Since no female justice joined the opinion, five men determined that Hobby Lobby and other “closely-held” corporations cannot be compelled to provide insurance coverage for contraception for their employees if they disagree on religious grounds. The owners of Hobby Lobby objected to covering two forms of emergency contraception and two types of intrauterine devices (IUDs) because they feel that using them results in abortion. Although this decision was predicated on objections to four types of birth control, the Supreme Court decision likely affects all twenty contraception methods covered by Affordable Care Act (ACA) regulations. This decision could potentially affect millions of women since “closely-held” corporations employ over 52% of American workers.

The majority bowed to ideology at the expense of science and common sense. There is no medical evidence that emergency contraception, IUDs, or any other form of contraception covered by ACA regulations, cause abortion. In contrast, contraception is designed to prevent unwanted pregnancies that do sometimes lead to an abortion. In an ironic twist, Hobby Lobby objected to providing insurance coverage for IUDs, which are twenty times more effective at preventing unwanted pregnancy than contraception methods lucky enough to receive the Hobby Lobby stamp of approval.

The Hobby Lobby decision furthers the separation of women into distinct economic classes

The Hobby Lobby decision furthers the separation of women into distinct economic classes—those who can afford the contraception they want and those who cannot. It undermines the right of millions of women to access vital preventative care regardless of their ability to pay. As Justice Ginsburg noted in her dissent, the cost of obtaining an IUD without insurance is practically equal to the monthly salary of a low-wage worker. Emergency contraception is also expensive—a single dose can cost more than $60. Hobby Lobby places low-income women who cannot pay out of pocket at the mercy of their employers.

The ruling is also intensely harmful to the one in three women who are currently experiencing or will experience domestic violence. An astonishing 99% of survivors report that abusers restrict access to economic resources in some way. Even though some survivors may appear wealthy, they are in fact low-income due to this economic abuse. When employers refuse to cover contraception, the vast majority of survivors cannot afford it. Making matters worse, conservatives also support huge cuts in funding for the Title X clinics that survivors and other low-income women might be able to turn to for access to low-cost contraception in the event that their employer opts out of coverage. Between the actions of a conservative court and Congress, survivors and low-income women simply can’t win.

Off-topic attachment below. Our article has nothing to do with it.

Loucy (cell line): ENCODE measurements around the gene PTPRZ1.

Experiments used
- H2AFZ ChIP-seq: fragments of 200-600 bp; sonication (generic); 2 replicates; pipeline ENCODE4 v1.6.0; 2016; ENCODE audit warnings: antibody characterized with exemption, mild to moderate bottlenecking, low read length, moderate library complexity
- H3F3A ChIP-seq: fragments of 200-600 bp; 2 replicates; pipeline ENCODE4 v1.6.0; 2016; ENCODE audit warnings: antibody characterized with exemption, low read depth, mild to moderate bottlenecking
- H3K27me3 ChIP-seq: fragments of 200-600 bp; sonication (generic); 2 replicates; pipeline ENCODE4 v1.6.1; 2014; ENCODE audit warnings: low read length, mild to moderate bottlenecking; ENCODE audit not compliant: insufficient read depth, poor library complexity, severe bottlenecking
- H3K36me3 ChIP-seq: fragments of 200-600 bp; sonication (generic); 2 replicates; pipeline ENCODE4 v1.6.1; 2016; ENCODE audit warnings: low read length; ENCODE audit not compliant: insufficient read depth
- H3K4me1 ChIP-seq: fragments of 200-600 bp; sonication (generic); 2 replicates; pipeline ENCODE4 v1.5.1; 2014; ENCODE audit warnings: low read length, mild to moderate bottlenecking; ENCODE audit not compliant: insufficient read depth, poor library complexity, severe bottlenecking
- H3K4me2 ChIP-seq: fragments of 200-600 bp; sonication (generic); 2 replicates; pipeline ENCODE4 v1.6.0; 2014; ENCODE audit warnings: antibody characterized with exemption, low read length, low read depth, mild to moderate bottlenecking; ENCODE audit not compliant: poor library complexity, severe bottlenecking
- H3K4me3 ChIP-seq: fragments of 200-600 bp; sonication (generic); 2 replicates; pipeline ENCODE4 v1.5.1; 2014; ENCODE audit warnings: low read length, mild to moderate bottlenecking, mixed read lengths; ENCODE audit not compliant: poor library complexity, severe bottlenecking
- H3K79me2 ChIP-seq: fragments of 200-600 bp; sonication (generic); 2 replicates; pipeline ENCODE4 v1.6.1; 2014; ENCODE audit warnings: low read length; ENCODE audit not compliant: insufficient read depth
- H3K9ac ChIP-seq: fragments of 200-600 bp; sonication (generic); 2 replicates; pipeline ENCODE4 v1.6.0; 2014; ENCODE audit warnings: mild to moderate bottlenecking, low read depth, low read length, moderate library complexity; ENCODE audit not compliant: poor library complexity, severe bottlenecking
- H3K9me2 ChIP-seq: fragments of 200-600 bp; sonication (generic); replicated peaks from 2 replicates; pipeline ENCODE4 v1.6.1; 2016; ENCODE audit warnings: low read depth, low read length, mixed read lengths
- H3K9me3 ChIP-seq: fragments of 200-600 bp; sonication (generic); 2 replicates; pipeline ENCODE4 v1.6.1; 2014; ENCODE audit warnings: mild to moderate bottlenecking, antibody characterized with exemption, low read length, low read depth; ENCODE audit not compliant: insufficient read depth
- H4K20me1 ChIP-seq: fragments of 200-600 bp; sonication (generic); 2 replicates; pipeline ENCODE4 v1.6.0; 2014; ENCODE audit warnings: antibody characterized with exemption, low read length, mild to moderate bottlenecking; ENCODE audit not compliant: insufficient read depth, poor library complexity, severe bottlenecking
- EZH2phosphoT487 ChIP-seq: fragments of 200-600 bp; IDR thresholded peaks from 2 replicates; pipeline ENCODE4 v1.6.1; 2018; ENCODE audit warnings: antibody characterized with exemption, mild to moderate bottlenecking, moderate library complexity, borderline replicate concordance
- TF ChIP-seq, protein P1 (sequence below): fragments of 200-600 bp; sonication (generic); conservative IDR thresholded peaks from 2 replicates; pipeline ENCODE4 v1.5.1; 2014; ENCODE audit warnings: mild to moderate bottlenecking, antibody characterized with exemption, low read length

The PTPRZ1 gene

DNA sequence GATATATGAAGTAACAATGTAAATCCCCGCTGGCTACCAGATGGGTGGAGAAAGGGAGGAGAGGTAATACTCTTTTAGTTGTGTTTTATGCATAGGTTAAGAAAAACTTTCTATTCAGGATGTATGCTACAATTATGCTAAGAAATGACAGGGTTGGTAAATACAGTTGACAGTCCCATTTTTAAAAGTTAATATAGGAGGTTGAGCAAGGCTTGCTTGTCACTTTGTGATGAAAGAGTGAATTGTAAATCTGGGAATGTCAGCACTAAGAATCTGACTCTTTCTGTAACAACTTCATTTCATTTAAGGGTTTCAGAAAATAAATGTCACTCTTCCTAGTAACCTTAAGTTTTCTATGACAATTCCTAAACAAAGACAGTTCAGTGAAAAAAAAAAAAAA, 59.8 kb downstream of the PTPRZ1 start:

By decreasing women’s access to contraception, Hobby Lobby empowers abusers. Forcing survivors to have unwanted pregnancies is a common tactic used by abusers to make survivors more dependent on the relationship. The mechanism? Interfering with or failing to use contraception. Twenty-five percent of adolescent survivors report that abusive partners tried to force them to become pregnant by interfering with contraception. Abusers may destroy or hide oral contraceptives; purposely rip holes in condoms or remove them during sex; fail to withdraw as a method of birth control; or forcibly remove other forms of contraception such as patches, vaginal rings, or IUDs.

The American College of Obstetricians and Gynecologists recommends several strategies to combat this kind of reproductive coercion. They encourage health care providers to package oral contraceptives in ways that an abuser may not detect, such as in an unmarked envelope. They also promote the practice of inserting IUDs that have the strings removed so that abusers cannot detect their presence. An IUD needs to be inserted every twelve years, as opposed to a shot that needs to be administered every three months, or an oral contraceptive that must be taken daily. As a result, IUDs are arguably the best way to provide unobtrusive, effective contraception to survivors.  Thanks to five male Supreme Court Justices, however, IUDs likely just became much harder to access, and the lives of many low-income women and survivors became much harder too.

Thank you, Mr. Supreme Court.